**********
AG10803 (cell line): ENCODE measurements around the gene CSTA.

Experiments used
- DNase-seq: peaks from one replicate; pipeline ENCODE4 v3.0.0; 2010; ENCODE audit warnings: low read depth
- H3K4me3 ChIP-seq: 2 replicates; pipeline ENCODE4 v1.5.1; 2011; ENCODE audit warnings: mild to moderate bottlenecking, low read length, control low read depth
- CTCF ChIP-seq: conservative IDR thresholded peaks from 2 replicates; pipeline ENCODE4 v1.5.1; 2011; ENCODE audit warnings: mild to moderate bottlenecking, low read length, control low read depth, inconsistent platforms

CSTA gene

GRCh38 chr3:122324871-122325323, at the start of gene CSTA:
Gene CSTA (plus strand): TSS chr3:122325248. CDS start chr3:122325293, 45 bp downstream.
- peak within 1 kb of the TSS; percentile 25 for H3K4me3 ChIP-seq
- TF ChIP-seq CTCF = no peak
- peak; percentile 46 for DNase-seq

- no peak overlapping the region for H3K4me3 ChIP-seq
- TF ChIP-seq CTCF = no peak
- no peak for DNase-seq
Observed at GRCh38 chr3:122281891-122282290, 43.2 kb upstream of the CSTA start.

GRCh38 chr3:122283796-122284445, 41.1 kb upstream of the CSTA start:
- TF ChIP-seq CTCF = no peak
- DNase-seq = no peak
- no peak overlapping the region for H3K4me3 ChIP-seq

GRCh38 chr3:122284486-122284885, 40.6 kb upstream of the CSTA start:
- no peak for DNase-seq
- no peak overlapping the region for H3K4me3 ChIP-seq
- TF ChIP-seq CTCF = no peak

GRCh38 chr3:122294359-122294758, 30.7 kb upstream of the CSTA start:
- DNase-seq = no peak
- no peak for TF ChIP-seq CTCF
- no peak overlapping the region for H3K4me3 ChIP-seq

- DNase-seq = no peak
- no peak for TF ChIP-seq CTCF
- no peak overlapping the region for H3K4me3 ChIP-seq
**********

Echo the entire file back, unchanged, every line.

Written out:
AG10803 (cell line): ENCODE measurements around the gene CSTA.

Experiments used
- DNase-seq: peaks from one replicate; pipeline ENCODE4 v3.0.0; 2010; ENCODE audit warnings: low read depth
- H3K4me3 ChIP-seq: 2 replicates; pipeline ENCODE4 v1.5.1; 2011; ENCODE audit warnings: mild to moderate bottlenecking, low read length, control low read depth
- CTCF ChIP-seq: conservative IDR thresholded peaks from 2 replicates; pipeline ENCODE4 v1.5.1; 2011; ENCODE audit warnings: mild to moderate bottlenecking, low read length, control low read depth, inconsistent platforms

CSTA gene

GRCh38 chr3:122324871-122325323, at the start of gene CSTA:
Gene CSTA (plus strand): TSS chr3:122325248. CDS start chr3:122325293, 45 bp downstream.
- peak within 1 kb of the TSS; percentile 25 for H3K4me3 ChIP-seq
- TF ChIP-seq CTCF = no peak
- peak; percentile 46 for DNase-seq

- no peak overlapping the region for H3K4me3 ChIP-seq
- TF ChIP-seq CTCF = no peak
- no peak for DNase-seq
Observed at GRCh38 chr3:122281891-122282290, 43.2 kb upstream of the CSTA start.

GRCh38 chr3:122283796-122284445, 41.1 kb upstream of the CSTA start:
- TF ChIP-seq CTCF = no peak
- DNase-seq = no peak
- no peak overlapping the region for H3K4me3 ChIP-seq

GRCh38 chr3:122284486-122284885, 40.6 kb upstream of the CSTA start:
- no peak for DNase-seq
- no peak overlapping the region for H3K4me3 ChIP-seq
- TF ChIP-seq CTCF = no peak

GRCh38 chr3:122294359-122294758, 30.7 kb upstream of the CSTA start:
- DNase-seq = no peak
- no peak for TF ChIP-seq CTCF
- no peak overlapping the region for H3K4me3 ChIP-seq

- DNase-seq = no peak
- no peak for TF ChIP-seq CTCF
- no peak overlapping the region for H3K4me3 ChIP-seq